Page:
Paper or Pixel: Revisiting Geoff Ryman’s 253

Abstract (in English): 

In 1996, Geoff Ryman released 253: or Tube Theatre, a novel that used hypertext linking to set the stage for his fictitious story about the crash of a London Underground train. The text is divided into seven sections, one for each of the train’s cars, which are further subdivided into passages, one for each of the 252 passengers and its driver. Two years later, a print version of the novel was released as 253: The Print Remix. The print version maintains the same structure, but uses an index to mimic the hyperlinking used in the original. Although the two texts are otherwise identical, they were not equally reviewed by readers, as many found that Ryman’s narrative fell flat in print; as Robert Kendall (2000) writes, “though the book was generally well received, some reviewers complained that it suffered from the loss of its interactive element.” Others more harshly criticized the print version as “an example of form obliterating content” (Mitchell 1998), while at the same time praising the hypertext version as a “curiously addictive form of storytelling, relying on both the illusion that the reader is shaping the story though choosing which links to follow, and the voyeuristic joy of finding out what people really think on the tube.” That these two texts, which share the same restrictions on form, were reviewed so differently reveals the necessity of investigating platform effects. Drawing on Jacques Lacan’s theories of neurosis and perversion, this paper examines how the two texts produce different forms of enjoyment that contribute to their disparate reviews. The change in platform, as I argue, does not only alter the text’s signification (Grossman 1997), but changing how readers navigate the text alters the voyeuristic fantasy conveyed by its narrative that promises to permit readers to peer into the lives of the strangers around them.

Although Ryman’s text is now 25 years old, it has been chosen in part as an opportunity to reflect on how audience’s thinking about electronic platforms has since shifted. 253 was once notable for its release on two platforms, though this practice is commonplace today. It was also fairly recently that Ryman’s novel disappeared from his website, According to the Internet Archive’s Wayback Machine ( and corroborated by websites that maintain records of domain registrations, Ryman’s ownership of the website ended in 2018. In its place, the website appears to have been taken over by so-called domain squatters and currently contains a number of short articles about Ryman, but its links now redirect users to more dubious sites. The challenges of preserving and archiving digital literature are well-known (see Abba 2012, Dene 2018, Schrimpf 2008), but thankfully 253 remains accessible through the Internet Archive’s Wayback Machine, which last produced a snapshot of the novel on August 5th, 2017. In analyzing this novel, this paper makes a case for its continued relevance to discussions of new media platforms in a contemporary context.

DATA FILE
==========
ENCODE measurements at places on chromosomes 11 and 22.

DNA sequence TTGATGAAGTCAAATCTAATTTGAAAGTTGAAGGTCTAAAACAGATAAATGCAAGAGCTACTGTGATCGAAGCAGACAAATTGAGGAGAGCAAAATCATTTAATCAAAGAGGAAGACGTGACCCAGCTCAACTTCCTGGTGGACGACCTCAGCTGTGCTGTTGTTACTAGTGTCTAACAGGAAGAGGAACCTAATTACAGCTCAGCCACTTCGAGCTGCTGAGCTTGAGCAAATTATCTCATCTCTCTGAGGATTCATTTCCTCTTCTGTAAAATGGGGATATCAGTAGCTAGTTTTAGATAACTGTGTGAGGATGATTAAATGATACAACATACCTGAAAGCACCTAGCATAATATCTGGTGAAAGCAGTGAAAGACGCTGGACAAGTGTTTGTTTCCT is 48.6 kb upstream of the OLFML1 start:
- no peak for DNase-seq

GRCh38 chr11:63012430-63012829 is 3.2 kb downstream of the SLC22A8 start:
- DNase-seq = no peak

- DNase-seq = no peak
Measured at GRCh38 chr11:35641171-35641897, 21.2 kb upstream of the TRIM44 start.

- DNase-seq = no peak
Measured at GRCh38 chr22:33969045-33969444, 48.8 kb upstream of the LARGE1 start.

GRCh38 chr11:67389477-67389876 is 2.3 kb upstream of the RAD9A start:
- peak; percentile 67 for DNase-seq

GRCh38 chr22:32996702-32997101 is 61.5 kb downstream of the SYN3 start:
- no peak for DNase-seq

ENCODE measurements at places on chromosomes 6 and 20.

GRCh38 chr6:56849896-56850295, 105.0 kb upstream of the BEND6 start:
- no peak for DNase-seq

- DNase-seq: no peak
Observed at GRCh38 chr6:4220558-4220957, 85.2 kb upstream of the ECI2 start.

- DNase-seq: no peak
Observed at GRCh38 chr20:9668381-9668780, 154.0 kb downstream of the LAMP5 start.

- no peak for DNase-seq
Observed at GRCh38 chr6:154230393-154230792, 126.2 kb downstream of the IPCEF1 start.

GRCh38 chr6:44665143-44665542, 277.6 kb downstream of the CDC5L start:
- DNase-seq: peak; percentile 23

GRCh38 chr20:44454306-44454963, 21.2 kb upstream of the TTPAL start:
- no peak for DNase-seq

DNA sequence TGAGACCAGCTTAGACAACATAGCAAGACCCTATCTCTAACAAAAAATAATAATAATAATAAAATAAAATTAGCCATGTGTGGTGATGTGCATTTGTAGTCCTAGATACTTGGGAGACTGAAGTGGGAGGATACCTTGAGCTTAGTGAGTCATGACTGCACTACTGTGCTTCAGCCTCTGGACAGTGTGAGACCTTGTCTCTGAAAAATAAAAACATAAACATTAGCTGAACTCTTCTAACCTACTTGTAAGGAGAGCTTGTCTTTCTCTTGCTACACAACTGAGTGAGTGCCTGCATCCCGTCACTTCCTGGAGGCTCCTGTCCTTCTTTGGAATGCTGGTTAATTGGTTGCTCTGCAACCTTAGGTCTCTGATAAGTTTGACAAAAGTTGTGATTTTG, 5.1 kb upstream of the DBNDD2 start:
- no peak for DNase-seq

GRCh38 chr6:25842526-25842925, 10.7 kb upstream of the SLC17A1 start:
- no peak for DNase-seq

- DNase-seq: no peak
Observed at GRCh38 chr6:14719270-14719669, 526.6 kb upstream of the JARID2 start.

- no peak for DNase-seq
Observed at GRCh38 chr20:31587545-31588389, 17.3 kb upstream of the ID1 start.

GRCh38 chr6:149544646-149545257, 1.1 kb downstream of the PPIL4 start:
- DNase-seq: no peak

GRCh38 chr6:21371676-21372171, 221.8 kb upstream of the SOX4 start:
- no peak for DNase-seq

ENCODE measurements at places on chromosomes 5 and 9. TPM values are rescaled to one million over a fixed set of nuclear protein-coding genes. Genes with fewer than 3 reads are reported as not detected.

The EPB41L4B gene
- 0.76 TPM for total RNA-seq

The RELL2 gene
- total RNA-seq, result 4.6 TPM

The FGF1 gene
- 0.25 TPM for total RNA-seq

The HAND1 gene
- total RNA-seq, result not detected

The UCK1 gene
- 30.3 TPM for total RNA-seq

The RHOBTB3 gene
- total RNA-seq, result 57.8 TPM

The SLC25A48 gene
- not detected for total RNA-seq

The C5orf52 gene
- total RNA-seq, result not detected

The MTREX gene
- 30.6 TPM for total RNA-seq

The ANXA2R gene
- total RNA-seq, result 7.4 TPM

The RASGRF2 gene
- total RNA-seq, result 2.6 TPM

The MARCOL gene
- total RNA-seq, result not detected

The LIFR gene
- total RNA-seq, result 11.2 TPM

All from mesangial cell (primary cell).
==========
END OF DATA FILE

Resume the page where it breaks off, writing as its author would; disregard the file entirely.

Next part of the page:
Works referenced:

Titlesort descending Author Year
253 Geoff Ryman 1996

Critical writing referenced:


ELO 2021: Platforms & Software 1, ending, May 26, 2021

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Daniel Johannes...